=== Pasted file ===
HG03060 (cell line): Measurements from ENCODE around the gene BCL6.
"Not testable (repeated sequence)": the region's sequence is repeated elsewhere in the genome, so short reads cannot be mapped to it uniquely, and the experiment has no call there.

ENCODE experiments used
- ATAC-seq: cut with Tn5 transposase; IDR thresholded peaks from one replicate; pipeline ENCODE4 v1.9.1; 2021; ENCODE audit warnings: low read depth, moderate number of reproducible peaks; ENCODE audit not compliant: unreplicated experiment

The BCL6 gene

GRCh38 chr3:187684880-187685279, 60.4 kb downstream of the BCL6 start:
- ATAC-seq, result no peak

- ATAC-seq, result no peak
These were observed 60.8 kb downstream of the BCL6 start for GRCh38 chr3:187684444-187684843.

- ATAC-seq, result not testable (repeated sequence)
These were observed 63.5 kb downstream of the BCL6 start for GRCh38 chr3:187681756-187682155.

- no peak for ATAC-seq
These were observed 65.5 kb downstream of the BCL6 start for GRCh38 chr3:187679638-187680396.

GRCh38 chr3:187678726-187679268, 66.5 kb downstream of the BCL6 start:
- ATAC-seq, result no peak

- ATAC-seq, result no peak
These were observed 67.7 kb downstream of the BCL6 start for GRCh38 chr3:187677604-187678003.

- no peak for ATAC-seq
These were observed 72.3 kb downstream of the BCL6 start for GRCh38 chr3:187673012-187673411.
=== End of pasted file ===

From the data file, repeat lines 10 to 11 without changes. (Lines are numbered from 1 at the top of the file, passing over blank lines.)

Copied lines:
- ATAC-seq, result not testable (repeated sequence)
These were observed 63.5 kb downstream of the BCL6 start for GRCh38 chr3:187681756-187682155.